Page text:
Mixed Plate: The caretakers of Japan’s Shinkansen

With over 120,000 trains bringing millions of commuters to and from their destinations, the Shinkansen knows the value of time.

With the 2020 Olympic Games approaching, the bullets are ready to take on millions more.

Gearing up for the games are the Shinkansen’s hospitality workers, known as the Tessei Division, a devoted band of cleaners who greet each train with a respectful bow.

They consider themselves caretakers and the trains are their babies.

Nearly 1,000 workers, divided into teams of 22 people, swab, sweep, and scour about 20 trains a day.

“Japanese have a real sense they must be respectful of everyone’s space,” said passenger Edwin Hawkins Jr.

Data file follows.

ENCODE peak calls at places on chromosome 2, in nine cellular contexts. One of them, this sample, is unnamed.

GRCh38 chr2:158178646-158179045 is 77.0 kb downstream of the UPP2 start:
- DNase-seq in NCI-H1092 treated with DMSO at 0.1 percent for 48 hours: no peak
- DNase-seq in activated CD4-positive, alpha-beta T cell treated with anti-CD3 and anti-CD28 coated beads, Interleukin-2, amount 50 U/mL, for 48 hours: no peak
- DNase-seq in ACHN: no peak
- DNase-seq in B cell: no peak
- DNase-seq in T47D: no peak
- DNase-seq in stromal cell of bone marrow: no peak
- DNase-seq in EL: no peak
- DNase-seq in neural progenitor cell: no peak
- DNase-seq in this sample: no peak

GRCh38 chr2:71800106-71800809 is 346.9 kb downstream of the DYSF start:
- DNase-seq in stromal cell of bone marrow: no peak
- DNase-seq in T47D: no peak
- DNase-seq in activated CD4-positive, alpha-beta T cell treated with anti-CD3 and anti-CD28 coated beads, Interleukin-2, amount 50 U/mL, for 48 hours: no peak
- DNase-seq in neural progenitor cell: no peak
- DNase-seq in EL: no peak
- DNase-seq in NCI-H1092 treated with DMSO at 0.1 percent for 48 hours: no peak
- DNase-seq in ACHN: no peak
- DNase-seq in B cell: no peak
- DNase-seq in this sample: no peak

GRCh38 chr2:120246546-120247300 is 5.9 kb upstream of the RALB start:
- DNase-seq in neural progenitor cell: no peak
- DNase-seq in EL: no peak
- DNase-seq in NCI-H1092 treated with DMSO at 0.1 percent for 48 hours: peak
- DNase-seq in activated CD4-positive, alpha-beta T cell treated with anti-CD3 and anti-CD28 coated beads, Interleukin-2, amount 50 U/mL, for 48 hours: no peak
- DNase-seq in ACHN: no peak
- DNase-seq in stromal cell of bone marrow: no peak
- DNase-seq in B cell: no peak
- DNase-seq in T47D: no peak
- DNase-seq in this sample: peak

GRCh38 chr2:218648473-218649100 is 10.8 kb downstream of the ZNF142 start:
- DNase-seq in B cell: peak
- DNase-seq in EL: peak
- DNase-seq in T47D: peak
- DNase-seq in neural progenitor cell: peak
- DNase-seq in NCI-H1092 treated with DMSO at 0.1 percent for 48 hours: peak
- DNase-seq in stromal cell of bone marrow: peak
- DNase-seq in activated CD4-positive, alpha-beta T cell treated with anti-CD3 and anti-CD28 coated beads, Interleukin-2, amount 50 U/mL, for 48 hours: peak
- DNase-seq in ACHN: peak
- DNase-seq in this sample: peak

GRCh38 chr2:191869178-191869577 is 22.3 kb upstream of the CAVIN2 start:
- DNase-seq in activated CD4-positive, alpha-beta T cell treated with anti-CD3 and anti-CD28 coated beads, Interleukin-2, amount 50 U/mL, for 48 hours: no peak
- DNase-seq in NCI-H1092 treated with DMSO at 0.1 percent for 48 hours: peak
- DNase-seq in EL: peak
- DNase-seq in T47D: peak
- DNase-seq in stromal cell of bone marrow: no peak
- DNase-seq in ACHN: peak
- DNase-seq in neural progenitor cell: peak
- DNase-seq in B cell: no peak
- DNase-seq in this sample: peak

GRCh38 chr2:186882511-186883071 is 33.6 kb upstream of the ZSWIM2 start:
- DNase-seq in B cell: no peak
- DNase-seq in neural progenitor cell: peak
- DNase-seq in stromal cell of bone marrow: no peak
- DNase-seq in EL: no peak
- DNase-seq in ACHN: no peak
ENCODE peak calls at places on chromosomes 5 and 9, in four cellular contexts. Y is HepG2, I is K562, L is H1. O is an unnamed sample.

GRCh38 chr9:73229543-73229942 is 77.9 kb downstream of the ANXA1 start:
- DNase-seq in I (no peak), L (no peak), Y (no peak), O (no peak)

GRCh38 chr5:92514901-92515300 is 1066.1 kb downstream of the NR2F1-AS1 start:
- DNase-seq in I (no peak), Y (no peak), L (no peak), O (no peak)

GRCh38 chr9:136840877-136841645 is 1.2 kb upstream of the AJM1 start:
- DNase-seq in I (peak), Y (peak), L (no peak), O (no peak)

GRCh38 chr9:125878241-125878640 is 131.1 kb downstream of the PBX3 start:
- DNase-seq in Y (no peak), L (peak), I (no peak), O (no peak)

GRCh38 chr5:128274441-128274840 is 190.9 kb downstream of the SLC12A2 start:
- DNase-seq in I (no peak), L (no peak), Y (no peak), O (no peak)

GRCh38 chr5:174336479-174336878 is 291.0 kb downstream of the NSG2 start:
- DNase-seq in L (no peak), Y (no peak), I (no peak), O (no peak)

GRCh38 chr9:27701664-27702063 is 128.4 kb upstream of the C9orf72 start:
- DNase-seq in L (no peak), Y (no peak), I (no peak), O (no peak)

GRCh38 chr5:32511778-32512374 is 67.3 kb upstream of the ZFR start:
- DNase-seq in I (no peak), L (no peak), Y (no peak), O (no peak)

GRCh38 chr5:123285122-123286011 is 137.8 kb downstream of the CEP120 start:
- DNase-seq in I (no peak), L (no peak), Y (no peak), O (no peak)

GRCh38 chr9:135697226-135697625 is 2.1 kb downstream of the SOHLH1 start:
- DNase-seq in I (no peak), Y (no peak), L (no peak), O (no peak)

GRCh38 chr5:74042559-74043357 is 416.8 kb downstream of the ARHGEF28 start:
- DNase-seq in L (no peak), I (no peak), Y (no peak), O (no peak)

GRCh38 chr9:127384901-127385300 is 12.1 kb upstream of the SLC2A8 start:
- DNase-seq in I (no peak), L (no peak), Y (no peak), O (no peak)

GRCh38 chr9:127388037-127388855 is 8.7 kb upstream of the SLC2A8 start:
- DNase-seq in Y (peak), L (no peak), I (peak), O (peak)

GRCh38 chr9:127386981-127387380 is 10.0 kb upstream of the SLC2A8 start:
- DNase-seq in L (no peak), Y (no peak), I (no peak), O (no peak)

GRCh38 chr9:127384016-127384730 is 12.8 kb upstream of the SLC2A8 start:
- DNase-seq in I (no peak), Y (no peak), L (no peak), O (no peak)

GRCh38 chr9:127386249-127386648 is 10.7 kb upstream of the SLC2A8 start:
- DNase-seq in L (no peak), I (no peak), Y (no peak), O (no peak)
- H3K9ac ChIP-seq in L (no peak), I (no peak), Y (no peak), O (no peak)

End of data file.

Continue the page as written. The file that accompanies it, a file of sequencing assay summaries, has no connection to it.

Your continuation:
That respect is reciprocated by everyone on board. There’s not a bit of trash, no gum on seats, and not a bit of graffiti on the walls.

“We hire people with the best attitude. They take pride in their trains. They are as ready as any athlete for the Olympic Games,” said Munehiro Nakakouji of West Japan Railway Co.

Stationed below the tracks, the workers prepare. They’ve got only seven minutes between the time passengers get off and new passengers get on. They are the Usain Bolts of janitorial service.

With the task done,the Tessei take another bow, not for acknowledgement, but out of respect for the passengers who will now ride their impeccable cars.

Watch the premiere of “Mixed Plate: Season of Gold” Wednesday, Oct. 18, at 9:30 p.m. on KHON2.

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